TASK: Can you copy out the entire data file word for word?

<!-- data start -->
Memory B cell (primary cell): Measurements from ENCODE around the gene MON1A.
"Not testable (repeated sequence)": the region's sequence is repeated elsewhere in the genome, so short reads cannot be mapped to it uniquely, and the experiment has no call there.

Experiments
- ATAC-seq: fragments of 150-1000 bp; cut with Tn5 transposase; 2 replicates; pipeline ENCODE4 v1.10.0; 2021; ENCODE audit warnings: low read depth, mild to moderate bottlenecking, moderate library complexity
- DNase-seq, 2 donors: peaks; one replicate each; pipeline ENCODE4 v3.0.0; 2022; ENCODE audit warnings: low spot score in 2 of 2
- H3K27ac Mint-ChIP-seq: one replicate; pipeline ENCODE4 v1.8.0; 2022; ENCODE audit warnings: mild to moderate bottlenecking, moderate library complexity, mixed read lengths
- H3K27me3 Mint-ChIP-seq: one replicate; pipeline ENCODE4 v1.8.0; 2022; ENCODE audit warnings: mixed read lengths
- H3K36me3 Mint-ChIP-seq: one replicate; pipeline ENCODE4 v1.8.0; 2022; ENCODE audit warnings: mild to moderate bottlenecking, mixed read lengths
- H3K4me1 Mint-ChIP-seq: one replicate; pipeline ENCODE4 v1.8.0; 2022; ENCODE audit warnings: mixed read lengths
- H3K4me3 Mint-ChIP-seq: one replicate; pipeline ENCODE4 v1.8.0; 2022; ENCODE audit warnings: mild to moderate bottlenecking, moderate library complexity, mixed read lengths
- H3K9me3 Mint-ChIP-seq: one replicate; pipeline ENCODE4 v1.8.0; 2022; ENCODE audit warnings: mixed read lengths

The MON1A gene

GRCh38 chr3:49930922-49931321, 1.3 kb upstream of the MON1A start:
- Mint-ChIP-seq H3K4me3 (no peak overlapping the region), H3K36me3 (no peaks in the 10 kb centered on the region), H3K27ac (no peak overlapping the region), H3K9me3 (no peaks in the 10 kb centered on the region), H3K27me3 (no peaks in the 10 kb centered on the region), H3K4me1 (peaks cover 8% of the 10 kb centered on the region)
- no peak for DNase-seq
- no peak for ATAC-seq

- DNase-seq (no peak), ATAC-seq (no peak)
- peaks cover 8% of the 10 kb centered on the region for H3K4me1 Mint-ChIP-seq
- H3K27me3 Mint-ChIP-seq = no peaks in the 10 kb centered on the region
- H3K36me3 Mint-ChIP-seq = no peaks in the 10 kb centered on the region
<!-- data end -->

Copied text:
Memory B cell (primary cell): Measurements from ENCODE around the gene MON1A.
"Not testable (repeated sequence)": the region's sequence is repeated elsewhere in the genome, so short reads cannot be mapped to it uniquely, and the experiment has no call there.

Experiments
- ATAC-seq: fragments of 150-1000 bp; cut with Tn5 transposase; 2 replicates; pipeline ENCODE4 v1.10.0; 2021; ENCODE audit warnings: low read depth, mild to moderate bottlenecking, moderate library complexity
- DNase-seq, 2 donors: peaks; one replicate each; pipeline ENCODE4 v3.0.0; 2022; ENCODE audit warnings: low spot score in 2 of 2
- H3K27ac Mint-ChIP-seq: one replicate; pipeline ENCODE4 v1.8.0; 2022; ENCODE audit warnings: mild to moderate bottlenecking, moderate library complexity, mixed read lengths
- H3K27me3 Mint-ChIP-seq: one replicate; pipeline ENCODE4 v1.8.0; 2022; ENCODE audit warnings: mixed read lengths
- H3K36me3 Mint-ChIP-seq: one replicate; pipeline ENCODE4 v1.8.0; 2022; ENCODE audit warnings: mild to moderate bottlenecking, mixed read lengths
- H3K4me1 Mint-ChIP-seq: one replicate; pipeline ENCODE4 v1.8.0; 2022; ENCODE audit warnings: mixed read lengths
- H3K4me3 Mint-ChIP-seq: one replicate; pipeline ENCODE4 v1.8.0; 2022; ENCODE audit warnings: mild to moderate bottlenecking, moderate library complexity, mixed read lengths
- H3K9me3 Mint-ChIP-seq: one replicate; pipeline ENCODE4 v1.8.0; 2022; ENCODE audit warnings: mixed read lengths

The MON1A gene

GRCh38 chr3:49930922-49931321, 1.3 kb upstream of the MON1A start:
- Mint-ChIP-seq H3K4me3 (no peak overlapping the region), H3K36me3 (no peaks in the 10 kb centered on the region), H3K27ac (no peak overlapping the region), H3K9me3 (no peaks in the 10 kb centered on the region), H3K27me3 (no peaks in the 10 kb centered on the region), H3K4me1 (peaks cover 8% of the 10 kb centered on the region)
- no peak for DNase-seq
- no peak for ATAC-seq

- DNase-seq (no peak), ATAC-seq (no peak)
- peaks cover 8% of the 10 kb centered on the region for H3K4me1 Mint-ChIP-seq
- H3K27me3 Mint-ChIP-seq = no peaks in the 10 kb centered on the region
- H3K36me3 Mint-ChIP-seq = no peaks in the 10 kb centered on the region